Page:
Mid-morning, neighbors began collecting snow in buckets, dish pans and pots. Children were sent off with sleds carrying large empty bottles. On a quest for potable water I guess. They came back later with empty bottles. Not a good sign.
Across the street, 40-50 large black birds collect on the clothesline on the terrace of one of the apartments. The birds reassemble notes on a page of music. The clothesline gets the afternoon sun and is near a tree that the birds seem to find food in. They swoosh down to drink from a puddle in the street where the hot water pipes pas under and water accumulates.
I put stale bread crumbs and the popcorn chain from our Christmas tree o our windowsill, hoping to attract a few birds and then remember the Avian Flu dangers. I also become conscious that my neighbors may not care to have birds on their windowsills. Some cross cultural matters confuse me.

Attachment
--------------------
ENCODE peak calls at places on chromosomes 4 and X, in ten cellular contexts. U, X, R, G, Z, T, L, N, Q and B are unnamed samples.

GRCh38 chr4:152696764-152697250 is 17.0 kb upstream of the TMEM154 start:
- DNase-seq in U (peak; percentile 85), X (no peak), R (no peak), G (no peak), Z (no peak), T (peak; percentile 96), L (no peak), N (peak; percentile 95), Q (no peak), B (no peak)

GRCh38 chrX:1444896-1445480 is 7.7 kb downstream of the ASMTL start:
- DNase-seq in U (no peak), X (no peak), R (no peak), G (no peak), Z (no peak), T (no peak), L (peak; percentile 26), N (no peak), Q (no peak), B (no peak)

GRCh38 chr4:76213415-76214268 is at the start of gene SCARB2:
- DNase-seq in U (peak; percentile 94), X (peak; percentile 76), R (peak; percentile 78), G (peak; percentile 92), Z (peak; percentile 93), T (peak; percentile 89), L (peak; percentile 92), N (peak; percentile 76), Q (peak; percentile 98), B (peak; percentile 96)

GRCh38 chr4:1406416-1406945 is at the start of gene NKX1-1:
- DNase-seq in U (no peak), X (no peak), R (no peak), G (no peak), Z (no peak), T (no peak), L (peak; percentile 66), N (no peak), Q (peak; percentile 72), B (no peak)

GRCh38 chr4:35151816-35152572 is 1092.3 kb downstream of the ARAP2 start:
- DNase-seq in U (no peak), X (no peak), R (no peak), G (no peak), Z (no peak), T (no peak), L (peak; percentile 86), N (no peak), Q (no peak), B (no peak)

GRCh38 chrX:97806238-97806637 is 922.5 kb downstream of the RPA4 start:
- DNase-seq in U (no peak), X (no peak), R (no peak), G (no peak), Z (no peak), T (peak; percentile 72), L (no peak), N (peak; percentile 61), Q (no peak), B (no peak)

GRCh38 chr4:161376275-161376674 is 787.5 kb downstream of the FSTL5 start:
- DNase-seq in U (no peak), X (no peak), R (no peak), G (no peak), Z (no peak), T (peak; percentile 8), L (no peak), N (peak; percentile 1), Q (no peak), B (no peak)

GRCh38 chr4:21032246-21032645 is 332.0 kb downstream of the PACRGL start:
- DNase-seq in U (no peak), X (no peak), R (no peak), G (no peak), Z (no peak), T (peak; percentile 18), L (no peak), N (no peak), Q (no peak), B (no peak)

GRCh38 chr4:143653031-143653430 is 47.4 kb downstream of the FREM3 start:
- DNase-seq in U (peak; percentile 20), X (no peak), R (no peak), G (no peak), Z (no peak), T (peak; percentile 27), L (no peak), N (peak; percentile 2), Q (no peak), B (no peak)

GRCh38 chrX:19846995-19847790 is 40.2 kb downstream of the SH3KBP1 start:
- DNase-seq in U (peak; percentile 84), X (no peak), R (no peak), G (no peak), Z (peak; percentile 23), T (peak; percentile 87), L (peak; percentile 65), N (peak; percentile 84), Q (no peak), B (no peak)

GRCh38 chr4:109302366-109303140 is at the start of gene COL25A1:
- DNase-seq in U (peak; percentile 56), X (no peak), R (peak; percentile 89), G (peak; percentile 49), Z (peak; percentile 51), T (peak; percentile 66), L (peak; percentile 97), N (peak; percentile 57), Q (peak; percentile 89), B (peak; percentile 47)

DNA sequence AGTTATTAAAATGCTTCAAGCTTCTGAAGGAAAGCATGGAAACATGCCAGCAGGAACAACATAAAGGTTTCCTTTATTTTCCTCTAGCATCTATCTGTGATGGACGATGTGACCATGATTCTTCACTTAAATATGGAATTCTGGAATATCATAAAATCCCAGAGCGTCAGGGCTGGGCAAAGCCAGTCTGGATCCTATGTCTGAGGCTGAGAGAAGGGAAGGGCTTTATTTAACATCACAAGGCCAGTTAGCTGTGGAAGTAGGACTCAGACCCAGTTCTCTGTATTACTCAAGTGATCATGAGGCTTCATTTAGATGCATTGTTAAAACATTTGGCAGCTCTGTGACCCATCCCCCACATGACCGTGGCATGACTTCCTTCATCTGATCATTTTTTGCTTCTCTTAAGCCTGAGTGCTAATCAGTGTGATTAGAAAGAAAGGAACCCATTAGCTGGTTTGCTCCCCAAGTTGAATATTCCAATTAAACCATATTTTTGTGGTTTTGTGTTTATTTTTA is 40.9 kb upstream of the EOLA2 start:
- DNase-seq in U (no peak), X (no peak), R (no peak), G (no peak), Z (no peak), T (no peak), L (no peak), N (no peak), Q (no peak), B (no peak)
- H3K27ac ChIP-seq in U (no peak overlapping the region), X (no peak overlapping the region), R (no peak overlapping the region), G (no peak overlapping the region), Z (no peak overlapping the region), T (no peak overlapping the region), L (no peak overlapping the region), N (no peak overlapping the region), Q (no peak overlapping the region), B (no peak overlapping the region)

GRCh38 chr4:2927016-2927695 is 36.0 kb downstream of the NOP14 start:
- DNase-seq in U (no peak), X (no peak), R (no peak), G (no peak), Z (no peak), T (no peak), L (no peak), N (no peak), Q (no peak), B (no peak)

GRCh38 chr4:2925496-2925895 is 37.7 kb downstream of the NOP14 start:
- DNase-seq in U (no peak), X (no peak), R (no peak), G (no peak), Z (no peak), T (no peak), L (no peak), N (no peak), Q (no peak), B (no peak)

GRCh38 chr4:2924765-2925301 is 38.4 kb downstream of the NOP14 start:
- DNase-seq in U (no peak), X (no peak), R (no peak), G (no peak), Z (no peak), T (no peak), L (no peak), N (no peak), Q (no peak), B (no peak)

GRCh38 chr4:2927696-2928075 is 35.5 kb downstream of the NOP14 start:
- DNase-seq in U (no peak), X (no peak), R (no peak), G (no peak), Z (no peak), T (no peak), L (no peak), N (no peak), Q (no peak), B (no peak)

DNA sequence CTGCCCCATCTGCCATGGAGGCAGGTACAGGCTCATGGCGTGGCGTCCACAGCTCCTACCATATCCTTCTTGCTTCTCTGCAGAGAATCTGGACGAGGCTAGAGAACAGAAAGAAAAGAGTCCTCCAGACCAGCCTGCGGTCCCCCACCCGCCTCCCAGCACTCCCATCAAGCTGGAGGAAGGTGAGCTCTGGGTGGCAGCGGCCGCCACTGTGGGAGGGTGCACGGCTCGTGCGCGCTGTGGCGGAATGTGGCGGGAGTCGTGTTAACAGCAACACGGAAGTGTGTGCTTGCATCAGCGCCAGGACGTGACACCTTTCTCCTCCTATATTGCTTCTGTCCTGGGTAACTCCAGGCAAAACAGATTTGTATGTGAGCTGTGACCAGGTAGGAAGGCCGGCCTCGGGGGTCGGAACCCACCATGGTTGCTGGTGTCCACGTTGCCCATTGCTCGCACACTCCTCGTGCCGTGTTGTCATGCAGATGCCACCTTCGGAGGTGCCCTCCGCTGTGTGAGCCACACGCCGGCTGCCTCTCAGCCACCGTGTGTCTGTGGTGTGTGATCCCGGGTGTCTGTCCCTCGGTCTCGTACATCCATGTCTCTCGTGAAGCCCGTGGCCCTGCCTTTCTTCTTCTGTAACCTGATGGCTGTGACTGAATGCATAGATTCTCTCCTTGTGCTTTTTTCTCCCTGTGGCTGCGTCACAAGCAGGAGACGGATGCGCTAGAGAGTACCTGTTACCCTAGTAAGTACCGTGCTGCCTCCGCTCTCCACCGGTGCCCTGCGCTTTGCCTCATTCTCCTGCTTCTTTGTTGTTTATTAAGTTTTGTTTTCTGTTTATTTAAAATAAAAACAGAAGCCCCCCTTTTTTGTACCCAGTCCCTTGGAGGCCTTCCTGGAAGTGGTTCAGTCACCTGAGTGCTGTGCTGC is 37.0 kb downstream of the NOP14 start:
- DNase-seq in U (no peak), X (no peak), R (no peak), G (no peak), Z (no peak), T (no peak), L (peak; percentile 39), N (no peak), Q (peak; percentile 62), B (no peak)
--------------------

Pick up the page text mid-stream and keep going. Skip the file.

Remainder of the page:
Sunday: 9 PM
Television news shows: much talk of frostbite and freezing. There is video of "Walrusing" politicians. ( Walrusing is swimming in freezing waters.) Major elections are in March - talk of impeachment ...ugly, ugly, ugly.
We have water now! Hooray! We filled up containers, just in case. Outside it is very cold and very dark...
I am off to take a hot shower.
From Our Cozy Crimean Nest
· Saturday, 21 January 2006
We Have Holy Water
Is Lyudmila concerned about our spiritual life?. The other day she sent home an instant coffee jar filled with holy water.
“Splash this on your face, three times,” she advised Mark as he tried not to stare at a few remaining coffee crystals slowly dissolving in the jar of water in question. “You can wash your face in it,” she said rather matter of factly.